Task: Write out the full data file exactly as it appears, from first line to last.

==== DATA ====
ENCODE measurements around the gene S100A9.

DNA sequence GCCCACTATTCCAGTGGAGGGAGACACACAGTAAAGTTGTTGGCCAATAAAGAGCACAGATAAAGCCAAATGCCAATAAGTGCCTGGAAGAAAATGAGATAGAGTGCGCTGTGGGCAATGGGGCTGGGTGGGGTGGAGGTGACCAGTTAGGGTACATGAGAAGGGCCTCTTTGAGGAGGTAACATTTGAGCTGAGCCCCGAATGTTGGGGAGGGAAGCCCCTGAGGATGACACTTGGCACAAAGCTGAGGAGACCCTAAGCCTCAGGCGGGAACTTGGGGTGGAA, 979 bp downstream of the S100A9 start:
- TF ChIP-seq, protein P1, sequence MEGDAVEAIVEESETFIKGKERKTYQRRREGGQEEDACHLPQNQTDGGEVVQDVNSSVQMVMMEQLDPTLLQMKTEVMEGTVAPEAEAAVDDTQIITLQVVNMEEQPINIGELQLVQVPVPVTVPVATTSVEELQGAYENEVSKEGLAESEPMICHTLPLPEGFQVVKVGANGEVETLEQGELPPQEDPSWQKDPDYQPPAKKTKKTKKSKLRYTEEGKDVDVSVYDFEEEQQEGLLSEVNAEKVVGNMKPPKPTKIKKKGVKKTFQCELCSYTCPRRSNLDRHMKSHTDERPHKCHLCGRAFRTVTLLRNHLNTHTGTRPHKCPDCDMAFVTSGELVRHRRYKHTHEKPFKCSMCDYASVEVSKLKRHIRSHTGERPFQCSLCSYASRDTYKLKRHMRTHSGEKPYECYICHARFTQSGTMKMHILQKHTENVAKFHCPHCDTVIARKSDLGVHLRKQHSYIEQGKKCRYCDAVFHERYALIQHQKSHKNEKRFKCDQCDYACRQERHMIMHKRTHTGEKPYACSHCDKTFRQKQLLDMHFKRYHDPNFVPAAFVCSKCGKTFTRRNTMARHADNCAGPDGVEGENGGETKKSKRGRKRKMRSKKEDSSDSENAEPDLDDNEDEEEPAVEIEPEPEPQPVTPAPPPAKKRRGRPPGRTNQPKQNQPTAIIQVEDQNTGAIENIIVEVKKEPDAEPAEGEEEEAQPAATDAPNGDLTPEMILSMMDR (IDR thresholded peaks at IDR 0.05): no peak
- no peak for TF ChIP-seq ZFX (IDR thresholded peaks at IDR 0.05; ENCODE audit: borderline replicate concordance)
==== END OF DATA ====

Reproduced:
ENCODE measurements around the gene S100A9.

DNA sequence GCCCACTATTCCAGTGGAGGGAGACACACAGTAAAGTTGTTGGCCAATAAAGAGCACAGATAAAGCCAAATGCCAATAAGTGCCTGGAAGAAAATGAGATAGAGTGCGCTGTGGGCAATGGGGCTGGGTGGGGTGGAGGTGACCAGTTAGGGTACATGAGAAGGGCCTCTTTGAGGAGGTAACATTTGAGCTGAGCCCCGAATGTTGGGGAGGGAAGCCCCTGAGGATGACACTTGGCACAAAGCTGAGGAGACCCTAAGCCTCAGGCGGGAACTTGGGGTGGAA, 979 bp downstream of the S100A9 start:
- TF ChIP-seq, protein P1, sequence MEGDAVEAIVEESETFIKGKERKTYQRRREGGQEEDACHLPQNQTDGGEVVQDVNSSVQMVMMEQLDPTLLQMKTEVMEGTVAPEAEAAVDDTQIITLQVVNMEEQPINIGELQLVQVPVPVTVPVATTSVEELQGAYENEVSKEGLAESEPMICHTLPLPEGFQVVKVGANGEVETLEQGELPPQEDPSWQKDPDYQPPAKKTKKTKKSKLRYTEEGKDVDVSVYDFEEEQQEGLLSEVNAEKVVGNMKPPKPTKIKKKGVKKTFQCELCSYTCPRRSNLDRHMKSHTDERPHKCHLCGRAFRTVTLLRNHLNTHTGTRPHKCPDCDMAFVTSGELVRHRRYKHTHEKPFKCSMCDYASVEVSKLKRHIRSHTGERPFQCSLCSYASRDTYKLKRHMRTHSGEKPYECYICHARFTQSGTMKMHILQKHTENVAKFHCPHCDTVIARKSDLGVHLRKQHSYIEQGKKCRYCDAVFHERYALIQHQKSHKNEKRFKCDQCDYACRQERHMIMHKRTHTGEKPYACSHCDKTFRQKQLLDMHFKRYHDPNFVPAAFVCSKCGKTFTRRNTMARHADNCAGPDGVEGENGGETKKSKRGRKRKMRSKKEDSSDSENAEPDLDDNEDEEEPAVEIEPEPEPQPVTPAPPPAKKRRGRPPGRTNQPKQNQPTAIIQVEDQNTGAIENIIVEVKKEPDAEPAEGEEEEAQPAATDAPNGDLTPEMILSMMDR (IDR thresholded peaks at IDR 0.05): no peak
- no peak for TF ChIP-seq ZFX (IDR thresholded peaks at IDR 0.05; ENCODE audit: borderline replicate concordance)